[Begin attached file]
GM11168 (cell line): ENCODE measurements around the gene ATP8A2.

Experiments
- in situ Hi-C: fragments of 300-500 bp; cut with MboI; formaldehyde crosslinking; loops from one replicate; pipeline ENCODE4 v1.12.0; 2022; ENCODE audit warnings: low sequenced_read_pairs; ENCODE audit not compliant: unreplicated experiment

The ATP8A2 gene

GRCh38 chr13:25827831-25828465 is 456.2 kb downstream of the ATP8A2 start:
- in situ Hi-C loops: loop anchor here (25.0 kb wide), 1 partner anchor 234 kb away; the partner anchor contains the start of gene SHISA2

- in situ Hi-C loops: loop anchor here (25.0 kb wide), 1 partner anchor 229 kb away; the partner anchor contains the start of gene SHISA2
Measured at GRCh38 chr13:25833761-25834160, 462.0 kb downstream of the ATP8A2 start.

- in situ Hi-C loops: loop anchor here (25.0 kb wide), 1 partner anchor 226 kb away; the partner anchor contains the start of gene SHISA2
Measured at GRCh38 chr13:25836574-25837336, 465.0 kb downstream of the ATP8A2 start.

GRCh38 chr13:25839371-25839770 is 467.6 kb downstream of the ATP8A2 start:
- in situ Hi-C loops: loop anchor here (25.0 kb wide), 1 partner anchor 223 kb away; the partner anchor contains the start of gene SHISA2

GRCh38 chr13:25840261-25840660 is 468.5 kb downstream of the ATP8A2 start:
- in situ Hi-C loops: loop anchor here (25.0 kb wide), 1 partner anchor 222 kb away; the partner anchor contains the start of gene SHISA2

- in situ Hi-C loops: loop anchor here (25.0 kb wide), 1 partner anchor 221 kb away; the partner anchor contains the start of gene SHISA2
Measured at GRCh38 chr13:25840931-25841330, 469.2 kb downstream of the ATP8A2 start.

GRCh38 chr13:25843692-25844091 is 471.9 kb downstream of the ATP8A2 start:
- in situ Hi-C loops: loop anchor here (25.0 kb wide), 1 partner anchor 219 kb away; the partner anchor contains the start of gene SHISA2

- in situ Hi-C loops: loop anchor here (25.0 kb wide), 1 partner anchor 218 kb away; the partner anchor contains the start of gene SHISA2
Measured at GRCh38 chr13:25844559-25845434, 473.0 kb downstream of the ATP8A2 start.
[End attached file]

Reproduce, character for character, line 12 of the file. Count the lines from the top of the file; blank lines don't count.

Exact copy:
- in situ Hi-C loops: loop anchor here (25.0 kb wide), 1 partner anchor 223 kb away; the partner anchor contains the start of gene SHISA2